Despite Musk’s comments, Twitter was not designed or intended to be a digital town square. While many platforms tout community-building, Twitter has not to date made such a claim. Instead, Twitter has prioritized information-sharing over community, making it a space for millions of town criers, but not a town square for people to come together and debate.
Twitter has been a notable epicenter of online vitriol in the past, so much so that when the company was up for sale previously, potential buyers, including Disney, were scared off by the harassment and hate on the platform. A 2017 study found that women were harassed every 30 seconds on Twitter, with Black women being the most frequently abused.
Additionally, the ease with which people can create and tweet images of doctored news articles and generate fake tweets helps spread misinformation – essentially, tools that help amplify the voices of malicious town criers. These are examples of how Twitter is about information-sharing first, community-building second. Someone can shout harassment, hate or misinformation, and then others pile on.
Also, arguments for free speech raise the question: Free speech for whom? Law and lived experience do not always align – ask any person of color, woman, LGBTQ person or disabled person who has experienced harassment online, particularly on Twitter. Long-standing conceptions of the public sphere, or town square, feature a romanticized conception of white men debating issues, while others are relegated to the margins.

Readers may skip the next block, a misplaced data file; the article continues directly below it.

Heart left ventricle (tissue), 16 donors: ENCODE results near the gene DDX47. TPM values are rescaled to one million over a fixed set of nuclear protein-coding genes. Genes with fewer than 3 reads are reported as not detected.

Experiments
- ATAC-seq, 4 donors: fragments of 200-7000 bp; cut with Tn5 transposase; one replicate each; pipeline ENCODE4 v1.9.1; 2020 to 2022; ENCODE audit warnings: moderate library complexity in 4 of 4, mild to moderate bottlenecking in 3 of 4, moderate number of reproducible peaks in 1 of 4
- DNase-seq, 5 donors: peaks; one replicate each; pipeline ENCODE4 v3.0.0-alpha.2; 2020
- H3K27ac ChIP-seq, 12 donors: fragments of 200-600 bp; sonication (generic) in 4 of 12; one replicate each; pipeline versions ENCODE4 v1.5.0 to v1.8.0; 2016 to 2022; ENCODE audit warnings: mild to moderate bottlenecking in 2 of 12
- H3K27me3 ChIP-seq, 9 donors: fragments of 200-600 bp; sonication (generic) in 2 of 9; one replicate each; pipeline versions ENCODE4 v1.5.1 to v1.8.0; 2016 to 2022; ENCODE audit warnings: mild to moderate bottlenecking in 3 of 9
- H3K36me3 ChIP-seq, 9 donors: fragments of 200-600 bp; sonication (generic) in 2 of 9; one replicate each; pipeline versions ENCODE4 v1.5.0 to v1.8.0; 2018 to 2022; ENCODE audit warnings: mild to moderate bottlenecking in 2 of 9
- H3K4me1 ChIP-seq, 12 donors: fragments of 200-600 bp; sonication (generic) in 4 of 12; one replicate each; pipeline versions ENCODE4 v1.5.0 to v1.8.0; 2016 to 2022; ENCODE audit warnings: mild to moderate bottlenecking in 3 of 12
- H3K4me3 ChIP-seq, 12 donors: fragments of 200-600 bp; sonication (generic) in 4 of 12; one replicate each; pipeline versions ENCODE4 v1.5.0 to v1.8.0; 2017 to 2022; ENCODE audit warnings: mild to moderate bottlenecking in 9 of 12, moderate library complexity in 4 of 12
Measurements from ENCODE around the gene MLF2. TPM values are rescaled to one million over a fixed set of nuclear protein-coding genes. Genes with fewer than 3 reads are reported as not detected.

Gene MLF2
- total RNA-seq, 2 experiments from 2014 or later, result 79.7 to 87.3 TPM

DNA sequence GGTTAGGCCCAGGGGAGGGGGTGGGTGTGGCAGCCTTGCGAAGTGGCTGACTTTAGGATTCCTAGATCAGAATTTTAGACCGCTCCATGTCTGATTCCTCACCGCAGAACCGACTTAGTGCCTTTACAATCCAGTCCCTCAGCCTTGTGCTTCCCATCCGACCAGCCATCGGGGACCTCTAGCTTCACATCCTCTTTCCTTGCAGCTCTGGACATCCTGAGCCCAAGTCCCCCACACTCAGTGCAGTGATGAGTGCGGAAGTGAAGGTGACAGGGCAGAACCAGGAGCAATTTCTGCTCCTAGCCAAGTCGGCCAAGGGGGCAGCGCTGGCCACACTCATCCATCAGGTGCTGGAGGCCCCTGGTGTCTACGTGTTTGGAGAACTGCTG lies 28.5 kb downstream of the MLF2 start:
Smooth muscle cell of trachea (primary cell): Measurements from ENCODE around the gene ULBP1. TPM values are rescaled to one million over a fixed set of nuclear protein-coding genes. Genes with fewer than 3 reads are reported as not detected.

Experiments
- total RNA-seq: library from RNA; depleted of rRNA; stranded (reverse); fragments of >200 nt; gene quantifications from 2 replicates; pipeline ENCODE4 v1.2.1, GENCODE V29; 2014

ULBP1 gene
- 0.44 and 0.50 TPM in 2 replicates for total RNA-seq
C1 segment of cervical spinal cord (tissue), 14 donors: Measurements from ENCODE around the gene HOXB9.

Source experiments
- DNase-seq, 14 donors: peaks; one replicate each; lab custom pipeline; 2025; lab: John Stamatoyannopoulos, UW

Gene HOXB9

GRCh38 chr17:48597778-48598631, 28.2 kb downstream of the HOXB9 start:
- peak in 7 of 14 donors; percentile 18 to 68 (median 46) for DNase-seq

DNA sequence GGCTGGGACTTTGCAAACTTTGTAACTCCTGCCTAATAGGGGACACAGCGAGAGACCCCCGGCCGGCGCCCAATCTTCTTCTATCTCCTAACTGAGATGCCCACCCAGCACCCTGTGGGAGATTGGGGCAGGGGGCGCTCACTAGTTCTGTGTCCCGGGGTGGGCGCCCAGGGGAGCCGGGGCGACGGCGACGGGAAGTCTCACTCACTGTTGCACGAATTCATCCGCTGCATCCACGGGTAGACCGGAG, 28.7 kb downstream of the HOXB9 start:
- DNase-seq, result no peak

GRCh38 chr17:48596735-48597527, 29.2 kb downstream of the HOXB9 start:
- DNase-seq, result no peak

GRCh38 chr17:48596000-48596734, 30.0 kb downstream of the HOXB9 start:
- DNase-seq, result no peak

Furthermore, Musk, who has over 90 million Twitter followers, has himself engaged in harmful behavior on Twitter. In 2018, in now-deleted tweets, Musk referred to a diver who was helping rescue children from a flooded cave in Thailand as “a pedo guy.” At the start of the COVID-19 pandemic, Musk tweeted erroneous claims that children “are essentially immune” to the coronavirus and promoted chloroquine, which is not recommended as a COVID-19 treatment.